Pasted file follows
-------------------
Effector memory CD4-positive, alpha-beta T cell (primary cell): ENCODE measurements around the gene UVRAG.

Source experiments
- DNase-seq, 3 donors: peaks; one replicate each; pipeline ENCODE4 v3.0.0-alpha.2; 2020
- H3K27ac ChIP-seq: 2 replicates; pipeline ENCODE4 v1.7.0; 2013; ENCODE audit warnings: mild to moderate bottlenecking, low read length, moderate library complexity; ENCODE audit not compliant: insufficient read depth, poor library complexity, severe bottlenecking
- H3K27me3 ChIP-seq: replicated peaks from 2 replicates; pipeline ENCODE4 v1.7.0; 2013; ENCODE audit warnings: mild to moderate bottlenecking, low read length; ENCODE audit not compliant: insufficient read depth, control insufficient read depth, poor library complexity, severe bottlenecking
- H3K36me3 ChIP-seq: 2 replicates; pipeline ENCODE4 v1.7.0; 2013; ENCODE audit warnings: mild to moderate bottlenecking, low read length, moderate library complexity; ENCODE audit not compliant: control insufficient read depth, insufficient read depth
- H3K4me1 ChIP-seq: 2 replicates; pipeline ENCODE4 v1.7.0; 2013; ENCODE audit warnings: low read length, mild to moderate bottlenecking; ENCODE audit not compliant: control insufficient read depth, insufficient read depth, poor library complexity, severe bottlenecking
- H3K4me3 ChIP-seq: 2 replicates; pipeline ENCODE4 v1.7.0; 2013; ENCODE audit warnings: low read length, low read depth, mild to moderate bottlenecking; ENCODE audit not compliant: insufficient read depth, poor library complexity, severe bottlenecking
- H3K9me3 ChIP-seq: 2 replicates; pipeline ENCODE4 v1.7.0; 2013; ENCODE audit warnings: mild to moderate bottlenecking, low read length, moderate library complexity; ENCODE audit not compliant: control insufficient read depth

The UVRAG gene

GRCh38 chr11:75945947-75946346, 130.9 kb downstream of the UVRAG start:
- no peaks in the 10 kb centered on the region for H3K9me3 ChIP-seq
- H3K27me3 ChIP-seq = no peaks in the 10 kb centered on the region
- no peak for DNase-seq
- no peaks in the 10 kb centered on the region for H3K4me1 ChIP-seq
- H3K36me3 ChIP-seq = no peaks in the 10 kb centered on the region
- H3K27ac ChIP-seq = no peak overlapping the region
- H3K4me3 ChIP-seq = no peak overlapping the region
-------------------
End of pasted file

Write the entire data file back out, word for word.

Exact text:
Effector memory CD4-positive, alpha-beta T cell (primary cell): ENCODE measurements around the gene UVRAG.

Source experiments
- DNase-seq, 3 donors: peaks; one replicate each; pipeline ENCODE4 v3.0.0-alpha.2; 2020
- H3K27ac ChIP-seq: 2 replicates; pipeline ENCODE4 v1.7.0; 2013; ENCODE audit warnings: mild to moderate bottlenecking, low read length, moderate library complexity; ENCODE audit not compliant: insufficient read depth, poor library complexity, severe bottlenecking
- H3K27me3 ChIP-seq: replicated peaks from 2 replicates; pipeline ENCODE4 v1.7.0; 2013; ENCODE audit warnings: mild to moderate bottlenecking, low read length; ENCODE audit not compliant: insufficient read depth, control insufficient read depth, poor library complexity, severe bottlenecking
- H3K36me3 ChIP-seq: 2 replicates; pipeline ENCODE4 v1.7.0; 2013; ENCODE audit warnings: mild to moderate bottlenecking, low read length, moderate library complexity; ENCODE audit not compliant: control insufficient read depth, insufficient read depth
- H3K4me1 ChIP-seq: 2 replicates; pipeline ENCODE4 v1.7.0; 2013; ENCODE audit warnings: low read length, mild to moderate bottlenecking; ENCODE audit not compliant: control insufficient read depth, insufficient read depth, poor library complexity, severe bottlenecking
- H3K4me3 ChIP-seq: 2 replicates; pipeline ENCODE4 v1.7.0; 2013; ENCODE audit warnings: low read length, low read depth, mild to moderate bottlenecking; ENCODE audit not compliant: insufficient read depth, poor library complexity, severe bottlenecking
- H3K9me3 ChIP-seq: 2 replicates; pipeline ENCODE4 v1.7.0; 2013; ENCODE audit warnings: mild to moderate bottlenecking, low read length, moderate library complexity; ENCODE audit not compliant: control insufficient read depth

The UVRAG gene

GRCh38 chr11:75945947-75946346, 130.9 kb downstream of the UVRAG start:
- no peaks in the 10 kb centered on the region for H3K9me3 ChIP-seq
- H3K27me3 ChIP-seq = no peaks in the 10 kb centered on the region
- no peak for DNase-seq
- no peaks in the 10 kb centered on the region for H3K4me1 ChIP-seq
- H3K36me3 ChIP-seq = no peaks in the 10 kb centered on the region
- H3K27ac ChIP-seq = no peak overlapping the region
- H3K4me3 ChIP-seq = no peak overlapping the region